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Six SuccessFactors integration technologies you need to know – TechTarget

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Data and process integration is necessary in any technology landscape, particularly in a landscape that requires…
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employee data for processes in different systems. Nobody likes to manually enter the same data more than once, and the inefficiency of doing so has a negative productivity impact. Replication of employee master data to your payroll system, time and attendance system, benefits system, user provisioning system, and so on enables downstream processes to run without the effort of entering data multiple times.
Fortunately, integration technologies for SuccessFactors abound. Here’s a look at six and the challenges they are meant to tackle.
SAP offers customers packaged integrations that provide the foundation to quickly configure integration between SuccessFactors and other systems, including both SAP ERP and third-party systems. While these cover a large percentage of scenarios — such as replicating organizational data to SAP ERP for employee master data to Benefitfocus — packaged integrations don’t cover every integration scenario every customer has.
SAP has done an impressive job of building out its OData API, which enables web services-based Create, Read, Update and Delete access to the SuccessFactors system using the open OData protocol. Data can easily be accessed or created by any application that supports the OData protocol.
OData API is gradually replacing much of the functionality provided in the SuccessFactors API (SFAPI), which is a SOAP-based API. However, the Compound Employee API that is part of the SFAPI is a very useful API for extracting employee data for replication into other systems. It uses SQL-like statements to enable delta or full extracts of employee data.
Typically, one or both of these APIs will be used in 90% of integrations in an implementation (both packaged integrations and custom-built integrations), even when the target system doesn’t accept web services-based integration. Most middleware platforms can extract data via API and then output a comma-separated values (CSV) file for the target system to collect. Although the OData is extremely robust, for one-way replication of data from SAP SuccessFactors, it is recommended to use the Compound Employee API.
SAP has released adapters (add-ons that enable middleware to communicate with different applications) for both SAP Process Integration (SAP PI) and SAP HANA Cloud Platform, integration services (previously called SAP HANA Cloud Integration) that enable integrations to be built on those platforms with significant ease. Adapters are provided on both platforms for both the SFAPI and the SuccessFactors OData API. The adapters provide simple setup of the connection, session handling, delta calls, and selection of API entities to build process flows and mappings.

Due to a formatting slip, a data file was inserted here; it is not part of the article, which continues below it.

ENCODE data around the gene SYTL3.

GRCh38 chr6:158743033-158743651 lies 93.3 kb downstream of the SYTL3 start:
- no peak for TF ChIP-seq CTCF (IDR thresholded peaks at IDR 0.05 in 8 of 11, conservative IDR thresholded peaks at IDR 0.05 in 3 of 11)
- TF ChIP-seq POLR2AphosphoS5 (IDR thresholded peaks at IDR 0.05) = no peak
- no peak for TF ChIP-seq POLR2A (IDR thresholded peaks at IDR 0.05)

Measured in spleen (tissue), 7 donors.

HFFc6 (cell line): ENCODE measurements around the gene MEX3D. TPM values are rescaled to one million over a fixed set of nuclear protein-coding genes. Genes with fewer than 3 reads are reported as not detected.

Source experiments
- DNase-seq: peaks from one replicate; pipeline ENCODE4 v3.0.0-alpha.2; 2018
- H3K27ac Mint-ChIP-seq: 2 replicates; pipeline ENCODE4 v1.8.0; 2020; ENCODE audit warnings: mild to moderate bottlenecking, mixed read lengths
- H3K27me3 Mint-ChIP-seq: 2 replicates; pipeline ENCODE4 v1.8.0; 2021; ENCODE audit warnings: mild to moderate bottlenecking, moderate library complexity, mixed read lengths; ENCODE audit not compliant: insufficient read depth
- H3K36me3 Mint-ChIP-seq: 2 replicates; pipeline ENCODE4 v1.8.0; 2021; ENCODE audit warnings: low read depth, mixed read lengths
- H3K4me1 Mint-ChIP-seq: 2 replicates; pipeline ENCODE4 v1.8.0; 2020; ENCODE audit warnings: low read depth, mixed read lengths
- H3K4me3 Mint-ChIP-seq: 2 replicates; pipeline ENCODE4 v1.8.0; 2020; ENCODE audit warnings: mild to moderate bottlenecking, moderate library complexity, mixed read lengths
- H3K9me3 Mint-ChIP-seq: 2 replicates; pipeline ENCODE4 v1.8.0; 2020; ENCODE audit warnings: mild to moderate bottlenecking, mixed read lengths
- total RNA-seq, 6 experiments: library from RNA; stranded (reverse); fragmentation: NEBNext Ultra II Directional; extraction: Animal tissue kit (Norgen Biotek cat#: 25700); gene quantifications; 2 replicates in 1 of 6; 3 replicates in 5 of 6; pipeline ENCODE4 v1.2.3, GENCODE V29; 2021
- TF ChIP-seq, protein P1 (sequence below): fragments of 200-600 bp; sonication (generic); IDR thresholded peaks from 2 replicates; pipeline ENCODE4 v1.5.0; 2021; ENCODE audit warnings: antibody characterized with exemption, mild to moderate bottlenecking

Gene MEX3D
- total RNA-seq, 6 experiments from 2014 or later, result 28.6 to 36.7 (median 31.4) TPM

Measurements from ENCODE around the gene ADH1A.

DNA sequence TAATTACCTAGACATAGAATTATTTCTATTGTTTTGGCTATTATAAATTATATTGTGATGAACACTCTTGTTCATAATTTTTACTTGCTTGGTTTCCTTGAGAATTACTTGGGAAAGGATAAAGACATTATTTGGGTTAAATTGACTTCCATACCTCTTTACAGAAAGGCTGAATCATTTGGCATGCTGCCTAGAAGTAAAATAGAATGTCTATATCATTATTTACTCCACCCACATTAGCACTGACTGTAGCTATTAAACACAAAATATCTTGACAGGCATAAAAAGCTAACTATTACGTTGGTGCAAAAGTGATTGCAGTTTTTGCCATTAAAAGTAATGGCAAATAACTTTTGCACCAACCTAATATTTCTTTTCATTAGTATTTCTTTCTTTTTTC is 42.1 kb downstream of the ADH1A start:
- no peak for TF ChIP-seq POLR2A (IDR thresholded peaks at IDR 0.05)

If your organization plans to build custom integrations on either of these middleware platforms, you should use one of the adapters with the appropriate API.
The Integration Center in SuccessFactors enables business and non-technical users to build CSV-based integrations in an intuitive and easy-to-use user interface. The CSV output of the Integration Center is placed on the SuccessFactors Secure File Transfer Protocol (SFTP) server, to be picked up by the target system.
Integration Center features a host of capabilities to enable users to build out the integration files. Users can:
In Q3 2016, it will enable export of integration definitions to be imported into HANA Cloud Platform, integration services. This enables business users to build out middleware integrations that technical users can then implement, thus making sure business requirements known by the user are translated into the configured middleware.
The Integration Center is definitely a valuable tool for both customers and consultants to easily and quickly build flat-file integrations — and, soon, middleware-based integrations on HANA Cloud Platform, integration services — that can also be monitored.
SAP Data Services (DS) can be used to replicate data from SuccessFactors into HANA or into SAP Business Warehouse to be used with SAP Business Intelligence or SAP BusinessObjects. This is particularly useful for analytical scenarios because DS is designed to work with data warehouses and provides a single platform for integration, data quality management, profiling, transformation, connectivity and management of the replication process between the systems.
Although rather rudimentary, reporting is still a viable option for some customers. Typically, reporting is used when a small file needs to be readable by humans. Often, this contains data that is aggregated or formatted. It is often used for target systems that require data in a specific way, a full data set each time, and/or the target vendor manually inputs the data into the system on its side. Either ad-hoc reporting or Online Report Designer can be used for this in SAP SuccessFactors.
Like with Integration Center output files, these reports can be placed on the SuccessFactors SFTP server to be picked up by the target system. Typically, it is not recommended to use reporting for integration unless there are no other practical options available.
Ultimately, the integration technologies you choose for your SuccessFactors needs will depend on your organization, systems and landscape, processes, goals, and challenges. Being able to access the right type of tools to help you succeed is important and SuccessFactors provides a wealth of tools to help you on your journey.